In early December, it was rocked by a short-seller report from Quintessential Capital Management and forensics analysis firm Hindenburg Research, which claimed Aphria had grossly overpaid for Latin American assets that had been purchased by SOL Global investments (the company Aphria purchased these assets from) for mere pennies on the dollar. An independent committee investigated these claims and determined that Aphria had paid a price that was within reason for these assets. However, the committee did uncover that there were conflicts of interests with related parties in this transaction, ultimately leading to a handful of executives, including longtime CEO Vic Neufeld, stepping down.
Not long after, Aphria would report its fiscal third-quarter results and take a CA$50 million charge against the carrying value of its CA$195 million Latin American asset purchase. Despite the committee finding that the price paid was reasonable, a request from the Ontario Securities Commission led to the pretty sizable writedown.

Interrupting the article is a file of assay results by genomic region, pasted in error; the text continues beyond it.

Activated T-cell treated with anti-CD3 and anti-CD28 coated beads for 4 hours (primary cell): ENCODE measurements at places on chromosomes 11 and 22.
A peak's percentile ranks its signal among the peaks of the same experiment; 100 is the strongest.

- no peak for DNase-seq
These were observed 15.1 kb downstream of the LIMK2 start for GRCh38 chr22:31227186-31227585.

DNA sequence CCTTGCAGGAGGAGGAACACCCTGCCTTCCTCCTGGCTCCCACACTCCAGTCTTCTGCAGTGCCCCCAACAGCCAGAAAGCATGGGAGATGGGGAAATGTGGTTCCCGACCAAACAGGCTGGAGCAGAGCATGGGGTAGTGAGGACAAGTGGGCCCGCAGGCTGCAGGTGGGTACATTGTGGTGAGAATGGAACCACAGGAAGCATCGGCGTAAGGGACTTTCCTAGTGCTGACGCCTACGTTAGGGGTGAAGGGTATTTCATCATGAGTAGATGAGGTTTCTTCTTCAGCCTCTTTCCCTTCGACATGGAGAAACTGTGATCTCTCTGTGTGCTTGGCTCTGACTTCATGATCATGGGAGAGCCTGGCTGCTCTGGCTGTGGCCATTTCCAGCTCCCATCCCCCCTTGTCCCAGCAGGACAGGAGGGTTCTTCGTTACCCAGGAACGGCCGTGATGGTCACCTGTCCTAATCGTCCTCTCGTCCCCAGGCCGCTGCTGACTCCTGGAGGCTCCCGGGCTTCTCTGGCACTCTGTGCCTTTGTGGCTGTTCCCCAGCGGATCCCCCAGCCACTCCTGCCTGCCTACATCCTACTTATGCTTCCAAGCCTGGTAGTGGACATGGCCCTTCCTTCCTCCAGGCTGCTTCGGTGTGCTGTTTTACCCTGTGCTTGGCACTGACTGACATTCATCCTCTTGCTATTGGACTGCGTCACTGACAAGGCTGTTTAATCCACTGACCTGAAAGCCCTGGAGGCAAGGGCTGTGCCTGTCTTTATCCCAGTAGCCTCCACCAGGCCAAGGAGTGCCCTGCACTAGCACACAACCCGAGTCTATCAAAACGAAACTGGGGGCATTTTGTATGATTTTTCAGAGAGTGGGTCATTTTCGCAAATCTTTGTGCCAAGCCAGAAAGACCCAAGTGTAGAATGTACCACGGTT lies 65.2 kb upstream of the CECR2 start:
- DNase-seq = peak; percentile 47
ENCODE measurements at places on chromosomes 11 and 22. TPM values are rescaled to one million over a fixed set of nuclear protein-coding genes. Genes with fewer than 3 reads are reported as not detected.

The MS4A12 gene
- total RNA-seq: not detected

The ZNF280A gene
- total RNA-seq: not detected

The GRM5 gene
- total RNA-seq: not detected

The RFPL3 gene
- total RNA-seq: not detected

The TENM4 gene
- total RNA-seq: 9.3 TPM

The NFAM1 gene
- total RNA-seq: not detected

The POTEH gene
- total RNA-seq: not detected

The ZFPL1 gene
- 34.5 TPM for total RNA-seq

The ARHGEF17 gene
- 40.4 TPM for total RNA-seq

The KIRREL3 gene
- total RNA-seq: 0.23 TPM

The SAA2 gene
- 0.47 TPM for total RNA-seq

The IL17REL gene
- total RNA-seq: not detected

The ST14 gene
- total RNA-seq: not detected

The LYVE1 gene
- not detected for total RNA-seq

Furthermore, this wasn't the first transaction that was called into question for Aphria. The day prior to closing its acquisition of Nuuvera in March 2018, investors learned that a number of Aphria executives held stock positions in Nuuvera. While it's not unheard of for executives of one company to hold an equity stake in the company they're acquiring, it's something that investors would have liked to know well in advance of the deal closing, rather than the day prior.
Owen Bennett and Jefferies may see the smoke clearing, but I, personally, have little faith in Aphria's management team. It's going to take plenty of action on the company's part to change my mind, and likely the minds of many other marijuana stock investors.
This past Friday also saw analyst Bobby Burleson at Canaccord Genuity reiterate his firm's speculative buy rating and $7.50 target on ancillary cannabis player KushCo Holdings (KSHB). Based on the previous day's close, this represents potential upside of 62%.